Approaches like the one explored by the authors, building on eons of evolution in the ability to control nucleic acids, suggest a bright future for this research line. The fact that DNA-based reactions are inherently biocompatible makes them attractive for potential applications, in particular if the system can be coupled to mechanical forces, as has been done for the BZ reaction. For example, one could envision inserting an anticancer drug into a DNA shell designed to undergo a mechanical deformation and release the drug when it encounters a molecule with a characteristic shape on the tumor surface.

    This research is published in Physical Review Letters.

    See the full article here.

    For those who are interested, the original article has a complete list of references and a numeric key for those references.

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    American Physical Society
    Physicists are drowning in a flood of research papers in their own fields and coping with an even larger deluge in other areas of physics. How can an active researcher stay informed about the most important developments in physics? Physics highlights a selection of papers from the Physical Review journals. In consultation with expert scientists, the editors choose these papers for their importance and/or intrinsic interest. To highlight these papers, Physics features three kinds of articles: Viewpoints are commentaries written by active researchers, who are asked to explain the results to physicists in other subfields. Focus stories are written by professional science writers in a journalistic style and are intended to be accessible to students and non-experts. Synopses are brief editor-written summaries.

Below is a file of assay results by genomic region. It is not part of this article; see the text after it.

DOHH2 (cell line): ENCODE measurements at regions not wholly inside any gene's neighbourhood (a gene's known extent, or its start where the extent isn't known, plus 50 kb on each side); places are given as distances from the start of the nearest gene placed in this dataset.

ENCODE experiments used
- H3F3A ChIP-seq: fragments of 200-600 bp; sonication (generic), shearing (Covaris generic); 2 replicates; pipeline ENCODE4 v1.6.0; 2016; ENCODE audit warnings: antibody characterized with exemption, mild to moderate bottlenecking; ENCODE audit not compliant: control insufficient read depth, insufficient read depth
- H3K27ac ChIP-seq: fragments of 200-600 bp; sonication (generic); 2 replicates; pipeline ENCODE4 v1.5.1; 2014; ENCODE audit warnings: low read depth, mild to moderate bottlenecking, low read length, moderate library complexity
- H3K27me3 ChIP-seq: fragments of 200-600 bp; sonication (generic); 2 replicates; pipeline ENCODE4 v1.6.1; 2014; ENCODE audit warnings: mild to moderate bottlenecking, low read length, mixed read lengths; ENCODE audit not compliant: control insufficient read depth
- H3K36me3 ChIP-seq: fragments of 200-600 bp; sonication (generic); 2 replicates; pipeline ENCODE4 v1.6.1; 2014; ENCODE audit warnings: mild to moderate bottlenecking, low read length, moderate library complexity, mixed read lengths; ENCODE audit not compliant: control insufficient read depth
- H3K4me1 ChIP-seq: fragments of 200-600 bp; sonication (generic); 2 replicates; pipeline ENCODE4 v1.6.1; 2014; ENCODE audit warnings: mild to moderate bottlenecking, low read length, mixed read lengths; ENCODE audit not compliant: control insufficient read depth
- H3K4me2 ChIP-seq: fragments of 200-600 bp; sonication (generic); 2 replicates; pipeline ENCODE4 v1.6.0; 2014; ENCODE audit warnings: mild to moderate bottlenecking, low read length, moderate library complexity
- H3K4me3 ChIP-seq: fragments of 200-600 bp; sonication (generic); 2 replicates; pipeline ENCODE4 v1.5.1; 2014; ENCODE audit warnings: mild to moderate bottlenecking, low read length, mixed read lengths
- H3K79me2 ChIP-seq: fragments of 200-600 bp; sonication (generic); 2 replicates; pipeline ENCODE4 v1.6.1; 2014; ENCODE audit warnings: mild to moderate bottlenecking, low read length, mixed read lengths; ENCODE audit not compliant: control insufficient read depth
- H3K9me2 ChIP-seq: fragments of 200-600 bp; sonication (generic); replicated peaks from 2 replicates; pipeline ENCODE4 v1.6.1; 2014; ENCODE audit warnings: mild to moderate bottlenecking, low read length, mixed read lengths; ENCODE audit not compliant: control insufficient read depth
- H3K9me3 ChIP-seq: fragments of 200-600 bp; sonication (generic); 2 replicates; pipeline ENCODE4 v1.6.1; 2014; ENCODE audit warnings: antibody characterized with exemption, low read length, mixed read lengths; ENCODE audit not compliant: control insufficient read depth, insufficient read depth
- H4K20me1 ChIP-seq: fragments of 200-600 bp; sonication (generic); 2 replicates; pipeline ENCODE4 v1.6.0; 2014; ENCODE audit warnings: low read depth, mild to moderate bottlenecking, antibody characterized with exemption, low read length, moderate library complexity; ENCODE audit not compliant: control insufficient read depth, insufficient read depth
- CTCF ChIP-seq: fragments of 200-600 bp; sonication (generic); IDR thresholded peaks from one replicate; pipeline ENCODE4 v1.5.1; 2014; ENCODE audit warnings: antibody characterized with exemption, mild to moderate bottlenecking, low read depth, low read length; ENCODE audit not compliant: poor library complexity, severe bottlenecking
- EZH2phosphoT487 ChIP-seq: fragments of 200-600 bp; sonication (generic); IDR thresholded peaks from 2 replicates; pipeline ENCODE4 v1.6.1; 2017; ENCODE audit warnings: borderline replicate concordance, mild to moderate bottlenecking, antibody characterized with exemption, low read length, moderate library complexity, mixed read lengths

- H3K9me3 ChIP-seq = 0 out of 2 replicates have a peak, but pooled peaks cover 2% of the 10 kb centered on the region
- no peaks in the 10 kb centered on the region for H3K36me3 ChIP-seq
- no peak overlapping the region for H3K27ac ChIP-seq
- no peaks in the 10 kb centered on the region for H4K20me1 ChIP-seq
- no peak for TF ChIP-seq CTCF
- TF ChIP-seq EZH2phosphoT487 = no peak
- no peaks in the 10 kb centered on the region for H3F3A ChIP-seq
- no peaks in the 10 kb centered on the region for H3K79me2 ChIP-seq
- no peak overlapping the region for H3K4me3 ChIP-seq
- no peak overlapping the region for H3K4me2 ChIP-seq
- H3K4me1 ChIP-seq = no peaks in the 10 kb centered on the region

• richardmitnick 8:12 am on February 3, 2015 Permalink | Reply
    Tags: , Chemistry, ,   

    From PNNL: “Duets by Molecules and Plasmons” 

    PNNL Lab

    January 2015

    Scientists examine the information content in nanoscale chemical images

    Physical Sciences Division
    Research Highlights

    January 2015

    Frequency resolved TERS images of the laser-irradiated region, reconstructed using four different Raman-allowed vibrations of DMS. The representative images are obtained from the same pass of the AFM probe through the laser-illuminated region of the substrate. Namely, this is the same image, reconstructed at four different energies. The 2D contours have a color bar starting at white (brightest signals), passing through yellow to black (lowest signals). Copyright 2014: American Chemical Society. Enlarge/expand Image.

    Results: Light waves trapped on a metal’s surface can interrogate the nearby molecules about their chemical identity through the molecule’s characteristic vibrations, which act as fingerprints. Scientists at Pacific Northwest National Laboratory (PNNL) “saw” the interaction between the molecules and the trapped light waves or surface plasmons. Their fundamental endeavor could lead to breakthroughs in interpreting ultrasensitive chemical images for characterizing new materials with potential uses in catalysis and energy conversion.

    The article is featured in the American Chemical Society (ACS) Editors’ Choice collection. The decision was made by the journal editors, who select one article a day from across the 55 ACS journals to appear in this special collection. As such, it was made freely available to the public. The article was the editors’ choice for November 12, 2014.

    Why It Matters: To detect only a few molecules, researchers using ultrasensitive spectroscopic and microscopic techniques rely on localized surface plasmons. This is particularly the case when the molecular identity must be determined. These plasmons are essentially light waves trapped at the surface of nanoscale noble metal structures. In surface plasmon-enhanced vibrational spectroscopy, the recorded optical signals result from the interaction between molecular and plasmonic states. This was revealed by PNNL scientists, who set out to understand the information content encoded in nanoscale chemical images, recorded by taking advantage of the unique properties of localized surface plasmons. They found that each pixel in their recorded images reports on the distinct local environments in which each probed molecule resides.

    “This is really fundamental science that takes us a step closer to understanding what one actually measures with this type of spectroscopy,” said Dr. Patrick El-Khoury, a PNNL chemical physicist who carried out the measurements.

    User Facility: EMSL

    Research Team: Patrick Z. El-Khoury, Dehong Hu, and Wayne P. Hess, Pacific Northwest National Laboratory; Tyler W. Ueltschi and Amanda L. Mifflin, University of Puget Sound

    See the full article here.